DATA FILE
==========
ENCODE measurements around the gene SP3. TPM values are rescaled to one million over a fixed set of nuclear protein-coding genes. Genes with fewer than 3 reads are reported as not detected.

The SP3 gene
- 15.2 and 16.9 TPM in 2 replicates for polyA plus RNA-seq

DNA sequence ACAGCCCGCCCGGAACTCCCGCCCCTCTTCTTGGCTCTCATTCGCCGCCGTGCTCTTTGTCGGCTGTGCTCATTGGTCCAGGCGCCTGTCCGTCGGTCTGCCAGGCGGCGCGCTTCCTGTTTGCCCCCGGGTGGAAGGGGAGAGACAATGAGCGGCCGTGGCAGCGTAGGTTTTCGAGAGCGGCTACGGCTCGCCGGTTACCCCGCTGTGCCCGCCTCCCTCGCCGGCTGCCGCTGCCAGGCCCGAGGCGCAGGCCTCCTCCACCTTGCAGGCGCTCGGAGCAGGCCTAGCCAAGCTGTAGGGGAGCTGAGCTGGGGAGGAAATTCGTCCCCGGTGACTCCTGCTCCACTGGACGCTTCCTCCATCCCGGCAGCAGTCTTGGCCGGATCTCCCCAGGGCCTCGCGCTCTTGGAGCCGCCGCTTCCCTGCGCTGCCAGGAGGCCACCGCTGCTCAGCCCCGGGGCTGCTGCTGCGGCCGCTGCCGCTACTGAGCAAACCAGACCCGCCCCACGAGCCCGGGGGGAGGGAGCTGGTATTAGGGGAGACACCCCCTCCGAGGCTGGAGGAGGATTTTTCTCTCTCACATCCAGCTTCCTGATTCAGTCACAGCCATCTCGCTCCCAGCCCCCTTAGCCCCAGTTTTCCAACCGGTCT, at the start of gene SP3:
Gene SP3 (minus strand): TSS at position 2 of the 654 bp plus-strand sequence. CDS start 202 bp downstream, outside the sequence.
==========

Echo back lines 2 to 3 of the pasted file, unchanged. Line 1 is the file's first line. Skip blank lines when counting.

The SP3 gene
- 15.2 and 16.9 TPM in 2 replicates for polyA plus RNA-seq